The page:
Disaster Resiliency : Interdisciplinary Perspectives
In this volume, editors Naim Kapucu, Christopher V. Hawkins, and Fernando I. Rivera gather an impressive array of scholars to provide a much needed re-think to the topic disaster resiliency. Previous research on the subject has mainly focused on case studies, but this book offers a more systematic and empirical assessment of resiliency, while at the same time delving into new areas of exploration, including vulnerabilities of mobile home parks, the importance of asset mapping, and the differences between rural and urban locations. Employing a variety of statistical techniques and applying these to disasters in the United States and worldwide, this book examines resiliency through comparative methods which examine public management and policy, community planning and development, and, on the individual level, the ways in which culture, socio-economic status, and social networks contribute to resiliency. The analyses drawn will lead to the development of strategies for community preparation, response, and recovery to natural disasters.
Combining the concept of resiliency, the factors that most account for the resiliency of communities, and the various policies and government operations that can be developed to increase the sustainability of communities in face of disasters, the editors and contributors have assembled an essential resource to scholars in emergency planning, management, and policy, as well as upper-level students studying disaster management and policy.
- Hardback | 412 pages
- 152 x 229 x 27.94mm | 726g
- 08 Feb 2013
- Taylor & Francis Ltd
- London, United Kingdom
Other books in this series
30 Mar 2015
05 Oct 2015
26 Sep 2019
22 Jun 2012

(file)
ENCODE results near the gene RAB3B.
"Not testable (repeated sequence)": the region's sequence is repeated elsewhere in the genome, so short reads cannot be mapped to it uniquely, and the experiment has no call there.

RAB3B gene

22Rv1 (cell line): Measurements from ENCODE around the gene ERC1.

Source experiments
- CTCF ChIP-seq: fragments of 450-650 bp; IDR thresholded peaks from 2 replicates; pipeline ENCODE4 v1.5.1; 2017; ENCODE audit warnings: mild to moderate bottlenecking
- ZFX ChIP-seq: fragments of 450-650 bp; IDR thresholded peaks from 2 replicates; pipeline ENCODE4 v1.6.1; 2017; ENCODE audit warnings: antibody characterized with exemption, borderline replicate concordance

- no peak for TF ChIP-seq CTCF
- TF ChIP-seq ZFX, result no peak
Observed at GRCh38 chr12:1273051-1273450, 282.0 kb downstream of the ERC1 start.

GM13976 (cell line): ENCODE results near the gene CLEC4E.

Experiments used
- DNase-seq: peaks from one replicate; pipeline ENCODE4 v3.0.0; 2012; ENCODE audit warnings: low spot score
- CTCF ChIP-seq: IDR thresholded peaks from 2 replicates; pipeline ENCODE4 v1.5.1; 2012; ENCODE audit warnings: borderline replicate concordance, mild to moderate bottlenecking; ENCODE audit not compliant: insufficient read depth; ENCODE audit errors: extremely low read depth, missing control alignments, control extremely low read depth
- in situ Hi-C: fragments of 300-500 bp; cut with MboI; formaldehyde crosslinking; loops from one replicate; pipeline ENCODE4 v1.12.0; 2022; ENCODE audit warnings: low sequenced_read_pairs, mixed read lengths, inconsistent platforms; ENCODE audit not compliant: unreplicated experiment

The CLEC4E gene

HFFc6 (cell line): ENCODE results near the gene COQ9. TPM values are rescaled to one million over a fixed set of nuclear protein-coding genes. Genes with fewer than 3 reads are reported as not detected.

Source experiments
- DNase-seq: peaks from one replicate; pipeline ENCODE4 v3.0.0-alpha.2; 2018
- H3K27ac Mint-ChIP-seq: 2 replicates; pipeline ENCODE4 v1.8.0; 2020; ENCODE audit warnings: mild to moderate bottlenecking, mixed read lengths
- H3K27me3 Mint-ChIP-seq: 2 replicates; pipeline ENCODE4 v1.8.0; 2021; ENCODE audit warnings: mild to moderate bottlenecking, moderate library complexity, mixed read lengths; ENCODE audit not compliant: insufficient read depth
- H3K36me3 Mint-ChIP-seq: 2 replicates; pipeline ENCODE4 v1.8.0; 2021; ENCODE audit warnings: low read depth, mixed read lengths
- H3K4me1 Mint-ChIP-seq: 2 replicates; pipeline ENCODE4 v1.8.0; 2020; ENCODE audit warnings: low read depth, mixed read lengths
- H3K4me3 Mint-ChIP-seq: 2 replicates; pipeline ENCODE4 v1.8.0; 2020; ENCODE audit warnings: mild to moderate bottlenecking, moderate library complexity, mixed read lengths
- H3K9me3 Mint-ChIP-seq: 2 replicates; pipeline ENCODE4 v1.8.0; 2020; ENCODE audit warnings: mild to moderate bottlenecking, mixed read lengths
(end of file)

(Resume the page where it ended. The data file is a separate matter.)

20 Dec 2019
05 Dec 2017
30 Oct 2014
Table of contents
-Thomas Birkland, North Carolina State University
"The concept of resilience has become increasingly important in motivating practice in applied settings. This book is an exceptional contribution to this development: it provides a great many insights into what resilience means to the management of risk and hazard vulnerability. It does so across an impressive range of topics from whole community and social capital perspectives to planning and inter-organizational coordination issues. I expect it to be a widely-used book for classroom instruction and for general readers interested in hazards and disasters-and most deservedly so!"
-Brian J. Gerber, University of Colorado Denver
About Naim Kapucu
Christopher Hawkins is an Assistant Professor in the School of Public Administration at the University of Central Florida. His research has focused on metropolitan governance, local economic development, smart growth, sustainability and application of network analysis to understanding planning and policy decisions
Fernando I. Rivera is an Associate Professor of Sociology at the University of Central Florida. His research interests and activities fall under staple areas of sociology, primarily the sociology of mental health, race and ethnicity, medical sociology and sociology of disasters.